L'origine du mot Sion vient du mot sioun. Sa traduction littérale est une borne ou un monument servant à conserver la mémoire des morts :Sing praises to the LORD, which dwelleth in Zion: declare among the people his doings. Psalm 9:11
"1927 "The face of the deep, of course, would be toward the Pleiades, which are claimed to be the habitation of Jehovah." (Creation; 1927; 2,175,000 ed.; p. 94)
1928 "The constellation of the seven stars forming the Pleiades appears to be the crowning center around which the known systems of the planets revolve even as our sun's planets obey the sun and travel in their respective orbits. It has been suggested, and with much weight, that one of the stars of that group is the dwelling-place of Jehovah and the place of the highest heavens;..." (Reconciliation; 1928; p. 14)
1928 "The constellation of the Pleiades is a small one compared with others which scientific instruments disclose to the wondering eyes of man. But the greatness in size of other stars or planets is small when compared with the Pleiades in importance, because the Pleiades is the place of the eternal throne of God." (Reconciliation; 1928; p. 14)"
Extracts from Zion's Watchtower
The journal of the Jehovah's wWtnessess
THE SEVEN STARS
Q: To what does the masonic emblem of the seven stars allude?
A: To the Pleiades, or seven stars in Taurus. These stars were called by the Romans Vergili, or Virgins of Spring. The constellation Taurus was anciently at the vernal equinox, and the year formerly then began. Thus Virgil, referring to a remoter age, in the "Georgics," Book I, says:
"Candidus auratis aperit cum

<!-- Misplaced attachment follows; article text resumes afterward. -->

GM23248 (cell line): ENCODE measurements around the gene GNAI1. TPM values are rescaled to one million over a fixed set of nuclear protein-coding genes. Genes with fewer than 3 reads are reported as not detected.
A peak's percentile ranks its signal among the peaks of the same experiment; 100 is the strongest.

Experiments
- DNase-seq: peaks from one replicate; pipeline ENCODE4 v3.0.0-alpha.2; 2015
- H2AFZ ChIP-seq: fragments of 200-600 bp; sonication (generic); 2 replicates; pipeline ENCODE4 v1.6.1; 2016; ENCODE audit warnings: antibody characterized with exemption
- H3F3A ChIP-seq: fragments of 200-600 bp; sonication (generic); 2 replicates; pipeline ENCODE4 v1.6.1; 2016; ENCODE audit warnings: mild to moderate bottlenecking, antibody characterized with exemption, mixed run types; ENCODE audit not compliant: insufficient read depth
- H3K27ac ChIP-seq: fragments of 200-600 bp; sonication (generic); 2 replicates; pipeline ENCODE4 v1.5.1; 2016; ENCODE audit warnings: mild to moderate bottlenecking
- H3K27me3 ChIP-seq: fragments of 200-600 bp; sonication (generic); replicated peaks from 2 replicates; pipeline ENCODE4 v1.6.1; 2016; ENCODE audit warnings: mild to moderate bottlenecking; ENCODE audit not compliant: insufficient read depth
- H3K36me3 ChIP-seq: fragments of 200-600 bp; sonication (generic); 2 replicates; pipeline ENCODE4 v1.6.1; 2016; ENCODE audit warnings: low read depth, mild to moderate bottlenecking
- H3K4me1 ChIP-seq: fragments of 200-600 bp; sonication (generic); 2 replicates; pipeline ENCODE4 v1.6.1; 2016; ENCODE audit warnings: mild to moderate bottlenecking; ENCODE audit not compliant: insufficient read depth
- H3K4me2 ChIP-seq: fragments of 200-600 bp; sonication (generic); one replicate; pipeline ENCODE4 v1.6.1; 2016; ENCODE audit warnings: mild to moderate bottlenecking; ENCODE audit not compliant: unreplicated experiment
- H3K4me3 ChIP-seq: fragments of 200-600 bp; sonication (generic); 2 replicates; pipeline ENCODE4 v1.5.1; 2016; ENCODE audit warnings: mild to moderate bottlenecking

Cornibus annum taurus."
"When the bright bull with gilded horns opens the year."
Job speaks of the Pleaides, also, as exerting "a sweet influence," expressive of the balmy air of spring which accompanies the approach of the sun to the constellation Taurus and the "seven stars." This masonic emblem, therefore, has a direct allusion to the vernal equinox, and thus becomes a beautiful symbol of immortality, reminding us, also,, of that starry home beyond the grave to which the soul of man aspires. It was for these reasons that, of all the "hosts of heaven," the Pleiades were selected as an emblem by our ancient brethren. THE MASONIC LADDER OF THREE ROUNDS
Ladder of three rounds to Pleiades From Stella Theology and Masonic Astronomy by Robert Hewitt Brown - 32°
Q: What is the signification of the ladder of three rounds, and why is it represented as leading up to the "seven stars," or the Pleiades?
A: This emblem is clearly but a modification of the latter of the Mysteries, consisting, as we have seen, of seven rounds - and is of the same general astronomical meaning. The sun, when ascending from the winter solstice to the vernal equinox, the constellation Taurus, and the Pleiades, or seven stars, situated therein, passes successively through three signs of the zodiac, to wit, Aquarius, Pisces, and Aries. These three signs are therefore emblematically represented by a ladder of three principal rounds, by means of which the sun climbs up from the point of his lowest southern declination to the vernal equinox and the "seven stars" in Taurus. The foregoing is the emblem of the masonic ladder as generally represented.
THE ZODIACAL LADDER
Ladder of three rounds on the zodiac to Pleiades
The emblematic meaning now attached to the masonic ladder, which refers it to the one "Jacob saw in his vision," is neither lost nor sacrificed, even if we admit the probable origin of the emblem in that of the ancient mysteries. Its symbolism is, however, thus made more extended and impressive, so that we gain rather than lose by so referring it.